Today, there are over 7 billion people living on Earth. Seven billion. I can’t even grasp that. If each person on earth gave me one cent (that’s $0.01), I would have 70 million dollars! To go a little further, it is estimated that about 360,000 babies are born each day. Having just gone through pregnancy/delivery in the past year, I cannot imagine 360,000 pregnant women on a given day. That’s the population of Belize, a country bordering southeast Mexico. But because they’re not all in the same place, pregnant women are a minority all over the world. It’s a temporary state anyway. How about becoming a minority by choice and for longer than nine months?
In this increasingly growing world, it’s most likely that you live among people that are similar to you; this makes you a majority. It is more comfortable and easier than the alternative which is to be a minority. So why should a person leave his or her majority environment to become a minority in another country? Here are five reasons:
1. Get out of your comfort zone.
Awesome things happen when you put yourself in a situation you are not used to. As a minority in a foreign country, you must learn the majority’s ways or figure out your own to do simple things like use a public toilet with no seat. It’s uncomfortable! But then you’ll have powerful quads from all that squatting.
The value is that you learn humility. When you’re a minority, it’s harder to put yourself at the center of the universe. You have to put yourself in other people’s shoes. And why is humility important? Because the world is a happier place with humble people. We share better that way.
2. New outfit choices, TV channels, restaurants and thinking
This point goes without saying. Every country has its unique clothes options, shopping, TV channels, radio stations, restaurants, menu items, weather, landscape… the list is long. However, in a globalizing world, there are options that are available everywhere (i.e. McDonalds). I know too many expats that go to their regular outfit chains and only make friends with other similar minorities. Do NOT do that in a foreign land. Make a conscious effort to befriend a local. Do not constantly watch CNN or BCC if you normally do back home. Watch local channels and pay attention to how their lips move with the words of the foreign language. Wear local outfit styles. Eat at popular local restaurants. Dance to the rhythms of the foreign world you will temporarily call home. Only then, you will start to comprehend its thinking.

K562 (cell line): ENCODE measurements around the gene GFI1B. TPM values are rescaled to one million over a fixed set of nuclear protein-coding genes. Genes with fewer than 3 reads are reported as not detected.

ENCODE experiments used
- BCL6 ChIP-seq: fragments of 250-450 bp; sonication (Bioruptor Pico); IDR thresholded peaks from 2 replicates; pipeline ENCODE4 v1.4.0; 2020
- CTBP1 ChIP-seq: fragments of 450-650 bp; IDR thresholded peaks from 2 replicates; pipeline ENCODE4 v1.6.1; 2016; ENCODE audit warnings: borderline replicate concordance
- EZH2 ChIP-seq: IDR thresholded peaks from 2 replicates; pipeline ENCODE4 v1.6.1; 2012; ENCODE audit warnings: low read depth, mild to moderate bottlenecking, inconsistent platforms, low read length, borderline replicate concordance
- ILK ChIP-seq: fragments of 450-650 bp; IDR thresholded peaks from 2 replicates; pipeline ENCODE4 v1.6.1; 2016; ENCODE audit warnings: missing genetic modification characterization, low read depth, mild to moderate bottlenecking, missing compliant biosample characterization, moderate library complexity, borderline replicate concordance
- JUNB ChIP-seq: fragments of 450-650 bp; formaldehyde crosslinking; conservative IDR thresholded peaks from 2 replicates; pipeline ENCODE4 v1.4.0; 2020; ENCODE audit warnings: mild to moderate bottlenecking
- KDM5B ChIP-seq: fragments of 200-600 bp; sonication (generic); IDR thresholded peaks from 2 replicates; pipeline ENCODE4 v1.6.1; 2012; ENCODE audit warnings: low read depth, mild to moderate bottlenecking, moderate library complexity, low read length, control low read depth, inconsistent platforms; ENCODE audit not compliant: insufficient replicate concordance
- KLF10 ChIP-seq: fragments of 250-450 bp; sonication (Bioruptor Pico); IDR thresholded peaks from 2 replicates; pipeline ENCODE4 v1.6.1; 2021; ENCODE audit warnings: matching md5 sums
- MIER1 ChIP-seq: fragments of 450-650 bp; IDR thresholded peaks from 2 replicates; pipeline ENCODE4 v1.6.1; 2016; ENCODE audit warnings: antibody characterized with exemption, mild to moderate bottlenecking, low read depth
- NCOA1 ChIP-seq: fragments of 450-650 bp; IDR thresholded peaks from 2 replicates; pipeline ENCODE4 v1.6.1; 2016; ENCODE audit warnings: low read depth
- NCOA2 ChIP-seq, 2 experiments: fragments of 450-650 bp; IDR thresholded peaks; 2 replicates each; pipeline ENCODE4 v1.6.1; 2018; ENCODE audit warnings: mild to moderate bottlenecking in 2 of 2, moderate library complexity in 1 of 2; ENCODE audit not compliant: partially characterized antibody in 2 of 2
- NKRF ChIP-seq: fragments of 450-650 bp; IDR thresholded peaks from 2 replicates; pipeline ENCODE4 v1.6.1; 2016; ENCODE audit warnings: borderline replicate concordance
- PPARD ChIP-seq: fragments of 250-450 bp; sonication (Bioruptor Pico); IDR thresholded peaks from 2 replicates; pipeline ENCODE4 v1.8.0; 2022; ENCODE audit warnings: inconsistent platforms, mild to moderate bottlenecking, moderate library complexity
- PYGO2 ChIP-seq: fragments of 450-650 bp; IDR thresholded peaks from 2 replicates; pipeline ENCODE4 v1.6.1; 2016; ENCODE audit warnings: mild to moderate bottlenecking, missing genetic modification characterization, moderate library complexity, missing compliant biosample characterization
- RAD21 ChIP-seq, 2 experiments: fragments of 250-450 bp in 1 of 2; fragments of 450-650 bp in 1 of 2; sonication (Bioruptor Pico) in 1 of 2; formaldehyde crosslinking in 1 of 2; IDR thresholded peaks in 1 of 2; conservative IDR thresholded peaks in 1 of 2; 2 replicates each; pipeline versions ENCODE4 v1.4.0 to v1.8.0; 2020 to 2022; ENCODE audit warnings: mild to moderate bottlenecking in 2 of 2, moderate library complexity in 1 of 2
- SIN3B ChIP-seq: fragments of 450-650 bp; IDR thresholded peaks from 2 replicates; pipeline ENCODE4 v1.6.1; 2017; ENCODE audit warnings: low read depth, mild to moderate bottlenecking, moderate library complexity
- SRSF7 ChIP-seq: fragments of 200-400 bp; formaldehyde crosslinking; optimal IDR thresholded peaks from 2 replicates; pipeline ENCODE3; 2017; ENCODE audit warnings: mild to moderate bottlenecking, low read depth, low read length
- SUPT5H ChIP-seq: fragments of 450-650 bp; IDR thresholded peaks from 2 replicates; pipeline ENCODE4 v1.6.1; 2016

3. More time!
Living away from family and friends means that your social calendar is not booked with get-togethers and big occasions. It’s a great excuse if you don’t like that stuff! Suddenly, you have hours on end after work to watch endless amounts of foreign TV channels and really vegetate. You could write a book or learn to draw. Get on Lynda.com and learn a new technical skill. Check out Coursera.org and sign up for an online course. Depending on where you relocate to, you won’t get Skype and WhatApp calls at certain times of the day- bonus points for more productivity! Being a minority forces you to be creative with your time, because it’s harder to do what the majority is doing.
4. Make friends with expatriates from your home country you normally wouldn’t get along with.
People that you would normally not get along with back home would become your friends so easily in a foreign land. Maybe it’s because you both share the commonality of being minorities with the same background or you just have more time. Whatever the case, you will find yourself meeting up with people from your home country in order to reminisce about home; a coping mechanism for the expat life because it ain’t easy.
5. Increase your cultural intelligence (CQ)
The most valuable reason to become an expat is because it increases your cultural intelligence. Read all the books you want about other cultures. Talk to as many people of a minority race as you can. But if you are still sitting in the comfort of your home country, you’ll be making small developments.
Increasing your CQ will most rapidly happen when you’re living in a foreign country where a single thing rarely goes your way because the person sitting next to you most likely doesn’t agree with your thinking. It’s called rapid adaption.
So leave your country if you haven’t before and live amongst those you read about in books, watch in movies, and hear about over social media and the news. Become a minority. You won’t regret it.